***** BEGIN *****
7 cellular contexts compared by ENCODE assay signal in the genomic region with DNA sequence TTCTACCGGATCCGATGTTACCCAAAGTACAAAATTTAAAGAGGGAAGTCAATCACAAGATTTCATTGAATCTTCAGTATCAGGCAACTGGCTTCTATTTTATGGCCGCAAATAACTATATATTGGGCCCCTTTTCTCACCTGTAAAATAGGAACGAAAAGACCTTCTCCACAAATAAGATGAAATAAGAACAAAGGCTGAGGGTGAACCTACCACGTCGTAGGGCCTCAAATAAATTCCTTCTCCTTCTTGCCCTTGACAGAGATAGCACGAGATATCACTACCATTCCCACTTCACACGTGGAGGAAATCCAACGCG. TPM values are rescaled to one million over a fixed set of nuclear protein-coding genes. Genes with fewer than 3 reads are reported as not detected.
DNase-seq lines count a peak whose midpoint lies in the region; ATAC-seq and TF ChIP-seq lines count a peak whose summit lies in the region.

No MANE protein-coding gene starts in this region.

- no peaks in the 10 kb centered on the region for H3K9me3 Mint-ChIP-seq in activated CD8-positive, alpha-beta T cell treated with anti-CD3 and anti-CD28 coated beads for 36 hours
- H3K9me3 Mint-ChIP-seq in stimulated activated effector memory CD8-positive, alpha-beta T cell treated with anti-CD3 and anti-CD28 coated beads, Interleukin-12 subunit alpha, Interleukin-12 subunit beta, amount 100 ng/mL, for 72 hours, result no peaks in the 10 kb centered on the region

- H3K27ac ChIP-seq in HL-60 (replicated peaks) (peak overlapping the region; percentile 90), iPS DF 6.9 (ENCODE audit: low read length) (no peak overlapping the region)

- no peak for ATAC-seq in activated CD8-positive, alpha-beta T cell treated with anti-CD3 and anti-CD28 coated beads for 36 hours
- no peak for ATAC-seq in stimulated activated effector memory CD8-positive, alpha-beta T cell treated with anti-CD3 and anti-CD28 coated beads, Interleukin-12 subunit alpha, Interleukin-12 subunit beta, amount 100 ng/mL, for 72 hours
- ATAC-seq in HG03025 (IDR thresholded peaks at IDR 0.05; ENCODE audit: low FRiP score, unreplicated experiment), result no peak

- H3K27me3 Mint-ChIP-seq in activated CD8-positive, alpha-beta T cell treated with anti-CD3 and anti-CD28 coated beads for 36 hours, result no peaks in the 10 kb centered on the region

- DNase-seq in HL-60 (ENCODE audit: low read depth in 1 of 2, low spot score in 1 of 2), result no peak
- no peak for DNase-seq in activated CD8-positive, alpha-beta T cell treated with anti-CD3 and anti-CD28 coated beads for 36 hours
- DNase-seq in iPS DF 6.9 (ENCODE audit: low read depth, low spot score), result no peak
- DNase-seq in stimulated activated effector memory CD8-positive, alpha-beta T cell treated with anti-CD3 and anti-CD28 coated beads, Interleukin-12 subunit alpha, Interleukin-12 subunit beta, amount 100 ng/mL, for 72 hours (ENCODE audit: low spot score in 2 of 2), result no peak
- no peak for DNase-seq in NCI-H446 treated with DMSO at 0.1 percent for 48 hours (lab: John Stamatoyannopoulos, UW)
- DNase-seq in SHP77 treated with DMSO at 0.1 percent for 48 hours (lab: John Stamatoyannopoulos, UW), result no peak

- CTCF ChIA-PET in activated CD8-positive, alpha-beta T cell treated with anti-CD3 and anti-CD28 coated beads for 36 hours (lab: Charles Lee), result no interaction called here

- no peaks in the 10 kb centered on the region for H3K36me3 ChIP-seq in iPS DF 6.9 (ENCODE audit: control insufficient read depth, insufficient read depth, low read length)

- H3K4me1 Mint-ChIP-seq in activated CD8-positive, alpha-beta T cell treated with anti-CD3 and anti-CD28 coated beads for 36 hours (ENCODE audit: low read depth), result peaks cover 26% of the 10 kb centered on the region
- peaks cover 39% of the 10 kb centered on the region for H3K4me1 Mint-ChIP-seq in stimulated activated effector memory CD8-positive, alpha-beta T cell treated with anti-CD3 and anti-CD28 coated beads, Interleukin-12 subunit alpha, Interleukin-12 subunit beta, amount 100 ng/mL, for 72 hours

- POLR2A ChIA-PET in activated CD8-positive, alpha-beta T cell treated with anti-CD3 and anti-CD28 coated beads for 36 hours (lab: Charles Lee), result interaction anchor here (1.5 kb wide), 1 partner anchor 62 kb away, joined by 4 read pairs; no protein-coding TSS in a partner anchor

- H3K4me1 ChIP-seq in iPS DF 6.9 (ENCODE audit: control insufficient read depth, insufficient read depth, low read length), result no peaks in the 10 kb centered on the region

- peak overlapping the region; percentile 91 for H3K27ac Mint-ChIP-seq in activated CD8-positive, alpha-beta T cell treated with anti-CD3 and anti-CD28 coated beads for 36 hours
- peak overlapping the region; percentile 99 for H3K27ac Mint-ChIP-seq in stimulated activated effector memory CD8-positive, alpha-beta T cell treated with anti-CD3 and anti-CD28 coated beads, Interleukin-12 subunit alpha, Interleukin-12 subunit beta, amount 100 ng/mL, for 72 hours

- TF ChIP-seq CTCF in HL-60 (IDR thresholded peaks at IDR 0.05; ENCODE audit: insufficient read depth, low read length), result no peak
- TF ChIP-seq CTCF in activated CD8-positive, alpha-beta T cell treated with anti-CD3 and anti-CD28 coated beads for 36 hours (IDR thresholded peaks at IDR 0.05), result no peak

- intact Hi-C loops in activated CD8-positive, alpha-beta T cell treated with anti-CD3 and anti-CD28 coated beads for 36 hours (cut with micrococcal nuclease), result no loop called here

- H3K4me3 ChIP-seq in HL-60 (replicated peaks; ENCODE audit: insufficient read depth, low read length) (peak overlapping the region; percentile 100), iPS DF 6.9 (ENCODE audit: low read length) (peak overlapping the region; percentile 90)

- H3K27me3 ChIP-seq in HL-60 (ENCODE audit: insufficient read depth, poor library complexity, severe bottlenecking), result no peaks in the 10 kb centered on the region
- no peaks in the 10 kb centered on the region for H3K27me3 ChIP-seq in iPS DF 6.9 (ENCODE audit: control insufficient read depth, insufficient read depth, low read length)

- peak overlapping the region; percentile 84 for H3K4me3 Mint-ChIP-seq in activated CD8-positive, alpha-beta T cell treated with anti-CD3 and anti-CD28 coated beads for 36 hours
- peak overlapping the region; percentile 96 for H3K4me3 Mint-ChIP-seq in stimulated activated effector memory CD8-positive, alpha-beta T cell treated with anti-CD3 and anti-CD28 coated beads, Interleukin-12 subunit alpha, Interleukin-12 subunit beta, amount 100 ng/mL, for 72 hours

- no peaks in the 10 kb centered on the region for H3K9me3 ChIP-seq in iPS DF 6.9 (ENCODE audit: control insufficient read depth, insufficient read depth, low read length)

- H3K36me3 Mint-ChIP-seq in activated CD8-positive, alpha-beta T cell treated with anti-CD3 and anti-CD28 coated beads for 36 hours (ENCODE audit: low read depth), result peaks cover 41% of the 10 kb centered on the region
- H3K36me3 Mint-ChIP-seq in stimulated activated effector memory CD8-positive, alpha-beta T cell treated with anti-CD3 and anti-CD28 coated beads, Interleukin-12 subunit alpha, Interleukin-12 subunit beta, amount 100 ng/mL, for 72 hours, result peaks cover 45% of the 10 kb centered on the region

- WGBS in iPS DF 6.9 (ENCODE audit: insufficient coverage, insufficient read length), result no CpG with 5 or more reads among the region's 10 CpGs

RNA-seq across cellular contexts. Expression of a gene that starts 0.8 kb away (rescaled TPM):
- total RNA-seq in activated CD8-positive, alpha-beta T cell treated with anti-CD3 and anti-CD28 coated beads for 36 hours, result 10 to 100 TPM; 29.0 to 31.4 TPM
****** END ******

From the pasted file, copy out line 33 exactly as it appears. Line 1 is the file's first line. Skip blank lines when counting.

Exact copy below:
- no peaks in the 10 kb centered on the region for H3K9me3 ChIP-seq in iPS DF 6.9 (ENCODE audit: control insufficient read depth, insufficient read depth, low read length)